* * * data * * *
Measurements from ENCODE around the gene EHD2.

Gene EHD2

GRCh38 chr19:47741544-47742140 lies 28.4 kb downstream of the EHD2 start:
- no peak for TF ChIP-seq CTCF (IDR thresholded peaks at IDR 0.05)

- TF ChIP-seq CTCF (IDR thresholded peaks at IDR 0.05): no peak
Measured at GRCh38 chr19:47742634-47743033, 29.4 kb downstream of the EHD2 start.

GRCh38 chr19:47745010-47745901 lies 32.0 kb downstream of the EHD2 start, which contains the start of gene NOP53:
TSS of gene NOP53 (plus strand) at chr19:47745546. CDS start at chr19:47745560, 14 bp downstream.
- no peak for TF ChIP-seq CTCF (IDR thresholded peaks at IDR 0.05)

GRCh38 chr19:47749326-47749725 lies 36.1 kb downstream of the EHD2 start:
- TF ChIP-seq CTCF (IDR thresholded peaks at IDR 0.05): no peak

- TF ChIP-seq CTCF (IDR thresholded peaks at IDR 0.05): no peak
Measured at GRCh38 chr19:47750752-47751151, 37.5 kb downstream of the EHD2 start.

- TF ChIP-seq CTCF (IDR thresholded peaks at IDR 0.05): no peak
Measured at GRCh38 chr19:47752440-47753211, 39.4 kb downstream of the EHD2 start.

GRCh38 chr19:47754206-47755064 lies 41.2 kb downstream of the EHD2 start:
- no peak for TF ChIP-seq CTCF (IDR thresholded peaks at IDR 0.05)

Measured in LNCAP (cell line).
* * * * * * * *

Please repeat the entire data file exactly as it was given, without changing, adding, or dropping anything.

Measurements from ENCODE around the gene EHD2.

Gene EHD2

GRCh38 chr19:47741544-47742140 lies 28.4 kb downstream of the EHD2 start:
- no peak for TF ChIP-seq CTCF (IDR thresholded peaks at IDR 0.05)

- TF ChIP-seq CTCF (IDR thresholded peaks at IDR 0.05): no peak
Measured at GRCh38 chr19:47742634-47743033, 29.4 kb downstream of the EHD2 start.

GRCh38 chr19:47745010-47745901 lies 32.0 kb downstream of the EHD2 start, which contains the start of gene NOP53:
TSS of gene NOP53 (plus strand) at chr19:47745546. CDS start at chr19:47745560, 14 bp downstream.
- no peak for TF ChIP-seq CTCF (IDR thresholded peaks at IDR 0.05)

GRCh38 chr19:47749326-47749725 lies 36.1 kb downstream of the EHD2 start:
- TF ChIP-seq CTCF (IDR thresholded peaks at IDR 0.05): no peak

- TF ChIP-seq CTCF (IDR thresholded peaks at IDR 0.05): no peak
Measured at GRCh38 chr19:47750752-47751151, 37.5 kb downstream of the EHD2 start.

- TF ChIP-seq CTCF (IDR thresholded peaks at IDR 0.05): no peak
Measured at GRCh38 chr19:47752440-47753211, 39.4 kb downstream of the EHD2 start.

GRCh38 chr19:47754206-47755064 lies 41.2 kb downstream of the EHD2 start:
- no peak for TF ChIP-seq CTCF (IDR thresholded peaks at IDR 0.05)

Measured in LNCAP (cell line).